It's against the rules to use thos long arms to get separation in the NFL. I'm not so sure about that 4.5. All of the current reports on him are lackluster, at best.
I didn't say the guy was a world beater. We are talking about late round guys, right? And you telling me that big strong WR's don't use there arms to gain separation in the NFL?

Right, but the thread is about sleepers, not big names that are setting speed records for their dives down draft boards. About the long arms and separation deal, if you EXTEND the arm, you get the call. It's not like college, where you are allowed more aggressive contact before the ball is in the air. That's why a lot of the big guys tank in the NFL. They can't play the game the way they have succeeded in the past because the rules are different. Some guys get away with a shoulder or forearm pop, but that extended arm is an obvious call, even when you don't get much out of it (ask Darrell Jackson about that). It's like the arm wrapped around the body on a holding call.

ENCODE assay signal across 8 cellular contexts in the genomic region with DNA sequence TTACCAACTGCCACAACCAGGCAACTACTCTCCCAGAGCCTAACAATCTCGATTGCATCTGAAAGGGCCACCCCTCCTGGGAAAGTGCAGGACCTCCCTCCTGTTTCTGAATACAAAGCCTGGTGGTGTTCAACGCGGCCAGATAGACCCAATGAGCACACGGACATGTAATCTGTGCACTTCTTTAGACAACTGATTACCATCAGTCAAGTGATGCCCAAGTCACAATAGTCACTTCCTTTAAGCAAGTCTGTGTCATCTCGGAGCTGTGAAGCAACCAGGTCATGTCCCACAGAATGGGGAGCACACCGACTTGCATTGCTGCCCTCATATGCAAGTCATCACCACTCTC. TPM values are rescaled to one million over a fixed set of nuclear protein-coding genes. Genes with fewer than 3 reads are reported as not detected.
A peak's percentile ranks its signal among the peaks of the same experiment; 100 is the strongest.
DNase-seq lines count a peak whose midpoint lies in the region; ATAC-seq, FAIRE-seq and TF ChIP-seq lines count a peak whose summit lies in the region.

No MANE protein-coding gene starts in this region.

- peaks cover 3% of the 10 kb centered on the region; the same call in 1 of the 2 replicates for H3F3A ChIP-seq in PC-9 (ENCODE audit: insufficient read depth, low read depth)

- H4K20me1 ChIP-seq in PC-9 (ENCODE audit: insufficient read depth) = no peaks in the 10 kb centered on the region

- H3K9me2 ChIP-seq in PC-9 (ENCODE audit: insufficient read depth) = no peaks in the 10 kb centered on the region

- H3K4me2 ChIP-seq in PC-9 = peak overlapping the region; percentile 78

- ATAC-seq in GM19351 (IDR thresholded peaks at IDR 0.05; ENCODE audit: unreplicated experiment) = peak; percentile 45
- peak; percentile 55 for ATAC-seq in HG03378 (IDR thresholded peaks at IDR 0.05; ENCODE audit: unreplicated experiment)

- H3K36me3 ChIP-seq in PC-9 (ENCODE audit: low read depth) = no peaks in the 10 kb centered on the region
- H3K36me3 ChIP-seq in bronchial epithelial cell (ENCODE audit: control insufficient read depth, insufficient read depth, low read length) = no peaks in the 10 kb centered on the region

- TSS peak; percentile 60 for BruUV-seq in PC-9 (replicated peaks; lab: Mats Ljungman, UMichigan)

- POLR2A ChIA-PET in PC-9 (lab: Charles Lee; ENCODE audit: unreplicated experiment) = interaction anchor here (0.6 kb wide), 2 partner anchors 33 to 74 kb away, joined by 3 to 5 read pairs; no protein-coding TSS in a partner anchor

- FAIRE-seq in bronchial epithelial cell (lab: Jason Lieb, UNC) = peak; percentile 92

Originally posted by OtisDriftwood:
Penn State Derrick Moye

I like Moye too, he's extremely raw, didn't have much of a chance to show what's he got in the Penn State offense but he's a great athlete with great size, probably needs to bulk up a little, but I'd love to see him drafted in Rounds 5-7.
Can someone give me the 411 on Wes Kemp?
Originally posted by WRATHman44:
Right, but the thread is about sleepers, not big names that are setting speed records for their dives down draft boards. About the long arms and separation deal, if you EXTEND the arm, you get the call. It's not like college, where you are allowed more aggressive contact before the ball is in the air. That's why a lot of the big guys tank in the NFL. They can't play the game the way they have succeeded in the past because the rules are different. Some guys get away with a shoulder or forearm pop, but that extended arm is an obvious call, even when you don't get much out of it (ask Darrell Jackson about that). It's like the arm wrapped around the body on a holding call.